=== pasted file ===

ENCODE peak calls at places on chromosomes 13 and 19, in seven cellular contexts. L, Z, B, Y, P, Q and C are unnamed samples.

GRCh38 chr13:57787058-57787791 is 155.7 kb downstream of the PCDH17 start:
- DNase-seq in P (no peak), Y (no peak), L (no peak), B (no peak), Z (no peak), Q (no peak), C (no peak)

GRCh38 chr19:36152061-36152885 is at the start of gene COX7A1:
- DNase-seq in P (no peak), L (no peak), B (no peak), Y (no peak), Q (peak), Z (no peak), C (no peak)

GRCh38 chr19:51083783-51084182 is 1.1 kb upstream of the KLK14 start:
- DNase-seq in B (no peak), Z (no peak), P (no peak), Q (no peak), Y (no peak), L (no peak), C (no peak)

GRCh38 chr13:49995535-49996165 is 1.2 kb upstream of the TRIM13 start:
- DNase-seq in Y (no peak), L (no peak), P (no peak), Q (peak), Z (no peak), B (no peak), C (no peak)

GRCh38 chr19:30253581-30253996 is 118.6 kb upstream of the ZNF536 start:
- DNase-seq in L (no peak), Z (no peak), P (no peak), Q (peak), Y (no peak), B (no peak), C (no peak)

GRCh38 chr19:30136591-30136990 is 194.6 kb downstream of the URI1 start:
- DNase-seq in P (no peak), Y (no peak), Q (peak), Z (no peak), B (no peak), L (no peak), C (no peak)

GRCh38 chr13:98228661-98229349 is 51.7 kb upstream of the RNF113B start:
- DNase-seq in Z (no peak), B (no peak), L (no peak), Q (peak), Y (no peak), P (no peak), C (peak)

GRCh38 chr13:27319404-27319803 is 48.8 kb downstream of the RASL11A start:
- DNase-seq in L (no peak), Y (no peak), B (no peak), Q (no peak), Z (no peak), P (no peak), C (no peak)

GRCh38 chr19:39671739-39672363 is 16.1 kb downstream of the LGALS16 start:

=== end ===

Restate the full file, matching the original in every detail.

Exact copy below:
ENCODE peak calls at places on chromosomes 13 and 19, in seven cellular contexts. L, Z, B, Y, P, Q and C are unnamed samples.

GRCh38 chr13:57787058-57787791 is 155.7 kb downstream of the PCDH17 start:
- DNase-seq in P (no peak), Y (no peak), L (no peak), B (no peak), Z (no peak), Q (no peak), C (no peak)

GRCh38 chr19:36152061-36152885 is at the start of gene COX7A1:
- DNase-seq in P (no peak), L (no peak), B (no peak), Y (no peak), Q (peak), Z (no peak), C (no peak)

GRCh38 chr19:51083783-51084182 is 1.1 kb upstream of the KLK14 start:
- DNase-seq in B (no peak), Z (no peak), P (no peak), Q (no peak), Y (no peak), L (no peak), C (no peak)

GRCh38 chr13:49995535-49996165 is 1.2 kb upstream of the TRIM13 start:
- DNase-seq in Y (no peak), L (no peak), P (no peak), Q (peak), Z (no peak), B (no peak), C (no peak)

GRCh38 chr19:30253581-30253996 is 118.6 kb upstream of the ZNF536 start:
- DNase-seq in L (no peak), Z (no peak), P (no peak), Q (peak), Y (no peak), B (no peak), C (no peak)

GRCh38 chr19:30136591-30136990 is 194.6 kb downstream of the URI1 start:
- DNase-seq in P (no peak), Y (no peak), Q (peak), Z (no peak), B (no peak), L (no peak), C (no peak)

GRCh38 chr13:98228661-98229349 is 51.7 kb upstream of the RNF113B start:
- DNase-seq in Z (no peak), B (no peak), L (no peak), Q (peak), Y (no peak), P (no peak), C (peak)

GRCh38 chr13:27319404-27319803 is 48.8 kb downstream of the RASL11A start:
- DNase-seq in L (no peak), Y (no peak), B (no peak), Q (no peak), Z (no peak), P (no peak), C (no peak)

GRCh38 chr19:39671739-39672363 is 16.1 kb downstream of the LGALS16 start: